Legislation that would restore health care benefits to Delphi salaried and hourly retirees has been introduced in the Senate and the House, Sen. Sherrod Brown’s office said Friday, Sept. 11.
Brown’s legislation is a companion bill to one introduced in the House of Representatives by U.S. Rep. Tim Ryan, D-Niles. Both bills would create a Voluntary Employee Beneficiary Association, or VEBA, to provide health coverage to salaried retirees and hourly retirees represented by the IUE-CWA, the United Steelworkers and other unions.
This year, Delphi ended health and life insurance coverage for salaried retirees. While hourly retirees younger than 65 have retained health coverage after recent negotiations with General Motors and Delphi, it is with higher costs. Retirees 65 and older will be forced to rely on Medicare as of Jan. 1, 2010, according to the latest agreements.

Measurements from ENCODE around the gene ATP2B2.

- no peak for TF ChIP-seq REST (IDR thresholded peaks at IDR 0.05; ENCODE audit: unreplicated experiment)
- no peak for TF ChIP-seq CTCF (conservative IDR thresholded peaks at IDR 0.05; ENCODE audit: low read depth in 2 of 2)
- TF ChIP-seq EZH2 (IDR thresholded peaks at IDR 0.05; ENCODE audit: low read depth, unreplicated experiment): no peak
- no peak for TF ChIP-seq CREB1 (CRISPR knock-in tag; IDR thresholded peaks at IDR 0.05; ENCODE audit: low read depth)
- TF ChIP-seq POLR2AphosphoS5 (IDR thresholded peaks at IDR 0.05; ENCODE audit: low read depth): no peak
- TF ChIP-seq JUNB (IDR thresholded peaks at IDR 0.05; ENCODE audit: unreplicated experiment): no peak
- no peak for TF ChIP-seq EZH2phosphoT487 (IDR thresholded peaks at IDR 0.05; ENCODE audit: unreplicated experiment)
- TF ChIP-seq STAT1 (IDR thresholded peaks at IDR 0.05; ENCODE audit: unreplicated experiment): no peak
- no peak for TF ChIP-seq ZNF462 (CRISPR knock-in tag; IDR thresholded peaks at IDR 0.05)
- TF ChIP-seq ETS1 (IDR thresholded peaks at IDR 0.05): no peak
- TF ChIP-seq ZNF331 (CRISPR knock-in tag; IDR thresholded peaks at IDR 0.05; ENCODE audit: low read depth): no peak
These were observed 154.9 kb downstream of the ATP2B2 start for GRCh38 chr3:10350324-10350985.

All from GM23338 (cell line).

Retirees for the United Steelworkers and the IUE-CWA find themselves with identical health care options.
A VEBA is a trust fund that is meant to provide for future insurance coverage, under a union’s stewardship and usually with a company’s investment. An announcement from Brown’s office said a VEBA would “provide health benefits similar to those Delphi retirees received prior to Delphi’s bankruptcy.”
Kettering resident Tom Rose, a 63-year-old salaried Delphi retiree, said he has a “mixed reaction” to the idea of a new VEBA. Brown and Ryan’s legislation would allocate $3 billion to create the VEBA.
“It would probably help some,” Rose said. He said members of the Delphi Salaried Retirees Association already have a VEBA and a health care tax credit (for retirees ages 55 to 65), which covers 80 percent of their health care premiums.
Rose said he and those in his situation are more concerned about “pension loss.”
Delphi is surrendering salaried and hourly pensions to the federally backed Pension Benefit Guaranty Corp., a move that usually results in lower pension payments once the PBGC calculates what it will pay. GM has offered to make hourly pensions whole, but salaried retirees have received no such assurance.
James Winship, president of IUE-CWA Local 755, welcomed the news. He said his local alone serves some 8,000 to 10,000 retirees.
“That would be great, really. It would be fill the hole that is left by this new deal,” Winship said of the House and Senate legislation.